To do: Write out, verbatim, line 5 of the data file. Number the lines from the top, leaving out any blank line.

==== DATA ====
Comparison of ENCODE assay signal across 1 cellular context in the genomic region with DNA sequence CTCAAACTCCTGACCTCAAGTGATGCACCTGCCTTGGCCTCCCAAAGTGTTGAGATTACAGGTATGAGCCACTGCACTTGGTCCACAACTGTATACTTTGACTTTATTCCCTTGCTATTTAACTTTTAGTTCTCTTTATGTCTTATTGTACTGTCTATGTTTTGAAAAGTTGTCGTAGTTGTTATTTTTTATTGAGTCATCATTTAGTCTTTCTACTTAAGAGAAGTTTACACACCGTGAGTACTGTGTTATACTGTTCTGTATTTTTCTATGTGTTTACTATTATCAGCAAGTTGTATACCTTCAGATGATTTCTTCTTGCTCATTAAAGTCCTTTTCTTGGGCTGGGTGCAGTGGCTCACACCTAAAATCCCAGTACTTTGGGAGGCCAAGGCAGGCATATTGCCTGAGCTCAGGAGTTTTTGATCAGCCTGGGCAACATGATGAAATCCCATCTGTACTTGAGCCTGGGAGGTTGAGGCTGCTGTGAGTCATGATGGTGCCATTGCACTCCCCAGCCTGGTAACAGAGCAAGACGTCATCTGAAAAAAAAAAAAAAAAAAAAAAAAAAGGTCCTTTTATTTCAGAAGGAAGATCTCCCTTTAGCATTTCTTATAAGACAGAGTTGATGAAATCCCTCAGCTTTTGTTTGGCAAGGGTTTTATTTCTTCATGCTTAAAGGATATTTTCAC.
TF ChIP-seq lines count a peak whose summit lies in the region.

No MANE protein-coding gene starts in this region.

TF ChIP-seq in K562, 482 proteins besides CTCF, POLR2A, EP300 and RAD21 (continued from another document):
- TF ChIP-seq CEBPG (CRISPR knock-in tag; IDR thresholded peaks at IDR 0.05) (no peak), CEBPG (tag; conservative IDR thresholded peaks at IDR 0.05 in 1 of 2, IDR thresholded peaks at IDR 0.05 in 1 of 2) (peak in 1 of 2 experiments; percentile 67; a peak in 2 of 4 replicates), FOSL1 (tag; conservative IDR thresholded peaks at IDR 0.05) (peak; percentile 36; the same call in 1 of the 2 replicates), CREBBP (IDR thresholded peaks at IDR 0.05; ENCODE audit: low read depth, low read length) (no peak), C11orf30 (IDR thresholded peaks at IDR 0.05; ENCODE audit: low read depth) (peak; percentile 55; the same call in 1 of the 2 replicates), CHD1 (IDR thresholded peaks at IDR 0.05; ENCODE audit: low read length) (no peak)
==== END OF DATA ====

- TF ChIP-seq CEBPG (CRISPR knock-in tag; IDR thresholded peaks at IDR 0.05) (no peak), CEBPG (tag; conservative IDR thresholded peaks at IDR 0.05 in 1 of 2, IDR thresholded peaks at IDR 0.05 in 1 of 2) (peak in 1 of 2 experiments; percentile 67; a peak in 2 of 4 replicates), FOSL1 (tag; conservative IDR thresholded peaks at IDR 0.05) (peak; percentile 36; the same call in 1 of the 2 replicates), CREBBP (IDR thresholded peaks at IDR 0.05; ENCODE audit: low read depth, low read length) (no peak), C11orf30 (IDR thresholded peaks at IDR 0.05; ENCODE audit: low read depth) (peak; percentile 55; the same call in 1 of the 2 replicates), CHD1 (IDR thresholded peaks at IDR 0.05; ENCODE audit: low read length) (no peak)